Rookie pitcher Troy Herriage went 1-13 with a 6.64 ERA in his only major league season. Herriages’ only win was a complete game three-hitter at Municipal against the Washington Senators on May 22. Herriage didn’t fare much better at the plate, only collecting three hits in 25 at bats. Future Royals Harmon Killebrew and Whitey Herzog appeared in that game for Washington in pinch-hitting roles.
Vic Power and Harry Simpson made the American League All-Star team for the KC A’s. It was the second consecutive All-Star appearance for Power. Jim Finigan, who was a starter on the 1955 All-Star team at third for the A’s, moved to second base for the 1956 season to clear the way for rising star Hector Lopez. The Athletics infield was pretty decent - Lopez at third, slick fielding Joe DeMaestri at short, Finigan manning second and Power holding down first. At catcher, the Athletics used a three-man platoon of Tim Thompson, Joe Ginsberg and Hal Smith. It sounds awkward, but it worked at the trio combined to hit .261 with 30 doubles, 4 home runs and 63 RBI. Once again, the Athletics didn’t possess much power, only hitting 112 home runs, which ranked sixth in the 8-team league.
What about those heralded newcomers? Jacobs hit .216 in 32 games. Pless, who was the American Association batting champ in 1955, hit a respectable .271 in a 48-game stint. Melton only got three at bats. For the pitchers, Kretlow went 4-9 while throwing 118 innings. Crimian, who was the International League MVP in 1955, led the Athletics pitchers in appearances with 54 and posted a 4-and-8 mark. Cox never got much of a chance, going 0-2 while appearing in only three games.
The 1956 season will be remembered for other things. Former Athletic owner Connie Mack passed away at the age of 93. Don Newcombe of Brooklyn and Mickey Mantle won their respective league MVP awards. Mantle won on the strength of his Triple Crown performance: .353/.464/.705 with 52 home runs, 130 RBI, 132 runs scored, 376 total bases and a league leading OPS+ of 210. Mantle retired after the 1968 season. I never got to see him play, but in his prime he must have been something to behold. The Yankees beat the Dodgers in a seven game World series, highlighted by Don Larsen’s perfect game in Game Five.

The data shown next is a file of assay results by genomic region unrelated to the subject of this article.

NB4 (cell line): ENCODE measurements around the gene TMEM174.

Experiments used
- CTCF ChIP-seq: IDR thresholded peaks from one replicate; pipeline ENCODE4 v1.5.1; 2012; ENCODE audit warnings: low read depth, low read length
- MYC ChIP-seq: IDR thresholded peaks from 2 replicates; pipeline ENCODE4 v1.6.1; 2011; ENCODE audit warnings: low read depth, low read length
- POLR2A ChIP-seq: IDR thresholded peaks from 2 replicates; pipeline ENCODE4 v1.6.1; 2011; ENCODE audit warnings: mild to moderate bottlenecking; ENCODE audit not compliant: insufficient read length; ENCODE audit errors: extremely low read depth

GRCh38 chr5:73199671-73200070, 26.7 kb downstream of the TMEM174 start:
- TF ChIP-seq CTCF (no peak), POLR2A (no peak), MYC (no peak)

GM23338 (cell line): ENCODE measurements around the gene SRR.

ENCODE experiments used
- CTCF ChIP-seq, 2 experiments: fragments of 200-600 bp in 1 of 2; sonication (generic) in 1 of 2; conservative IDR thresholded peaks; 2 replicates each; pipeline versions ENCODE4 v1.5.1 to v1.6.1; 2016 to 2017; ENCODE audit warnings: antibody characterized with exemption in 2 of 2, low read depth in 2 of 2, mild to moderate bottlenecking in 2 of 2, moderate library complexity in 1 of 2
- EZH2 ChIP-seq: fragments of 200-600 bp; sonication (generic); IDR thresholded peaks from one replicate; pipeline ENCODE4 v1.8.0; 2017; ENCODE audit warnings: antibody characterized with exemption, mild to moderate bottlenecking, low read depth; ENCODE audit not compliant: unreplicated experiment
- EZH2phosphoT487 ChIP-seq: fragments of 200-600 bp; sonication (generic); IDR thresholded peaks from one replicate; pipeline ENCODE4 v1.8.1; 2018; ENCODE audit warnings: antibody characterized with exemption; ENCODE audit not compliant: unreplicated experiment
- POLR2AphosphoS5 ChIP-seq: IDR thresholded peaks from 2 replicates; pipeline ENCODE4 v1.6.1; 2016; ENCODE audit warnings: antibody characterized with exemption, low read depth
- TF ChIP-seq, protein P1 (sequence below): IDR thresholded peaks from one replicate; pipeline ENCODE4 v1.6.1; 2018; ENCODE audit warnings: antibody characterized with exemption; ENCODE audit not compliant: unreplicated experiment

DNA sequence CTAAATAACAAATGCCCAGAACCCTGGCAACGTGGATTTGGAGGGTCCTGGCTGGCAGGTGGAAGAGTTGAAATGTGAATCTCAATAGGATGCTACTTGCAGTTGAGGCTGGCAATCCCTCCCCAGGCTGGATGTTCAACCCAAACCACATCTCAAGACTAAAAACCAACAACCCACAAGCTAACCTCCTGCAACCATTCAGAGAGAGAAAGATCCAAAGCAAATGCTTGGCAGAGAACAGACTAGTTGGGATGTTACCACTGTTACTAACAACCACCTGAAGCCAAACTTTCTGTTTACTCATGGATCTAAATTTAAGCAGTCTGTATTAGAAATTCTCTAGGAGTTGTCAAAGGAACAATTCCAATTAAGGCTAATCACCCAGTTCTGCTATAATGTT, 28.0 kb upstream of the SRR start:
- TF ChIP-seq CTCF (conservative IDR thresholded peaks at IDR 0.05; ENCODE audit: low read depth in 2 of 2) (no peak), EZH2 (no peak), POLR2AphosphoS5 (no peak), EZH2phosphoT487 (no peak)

Washington third baseman Eddie Yost drew an astounding 151 walks. Yost had some kind of an eye. In an 18-year career, he drew 1,614 walks in 9,175 plate appearances. He led the league in walks six times and drew over 100 walks in eight different seasons and drew over 90 in two others. After the season ended, Brooklyn traded Jackie Robinson to the New York Giants. Robinson hated the Giants and refused to report, electing instead to retire.
The Athletics made a few noteworthy moves in the off-season. In October they purchased a 31-year old outfielder named Bob Cerv from the Yankees. Cerv had been languishing on the Yankees bench, but would soon rise to stardom in Kansas City. In December they shipped Crimian, Finigan, Bill Harrington and Eddie Robinson to Detroit in exchange for Wayne Belardi, Ned Garver, Gene Host, Virgil Trucks and $20,000 cash.
In February of 1957, the Athletics sent six players to the Yankees, including Clete Boyer, Bobby Schantz and Art Ditmar. They received back seven players, comprised mostly of spare parts and sore arms, the best being a right-handed pitcher named Tom Morgan. With this trade it was starting to become apparent that Johnson’s close relationship with Yankee owners Dan Topping, Larry McPhail and Del Webb was not beneficial to Kansas City baseball.
On the bright side, the 1956 Topps baseball cards were one of the best-looking sets ever produced by Topps. The team also hosted the Kansas City Livestock night and gave out a nice looking 28 card set to attendees. These black and white beauties still command a premium price in the resale market.
Next time: The 1957 Athletics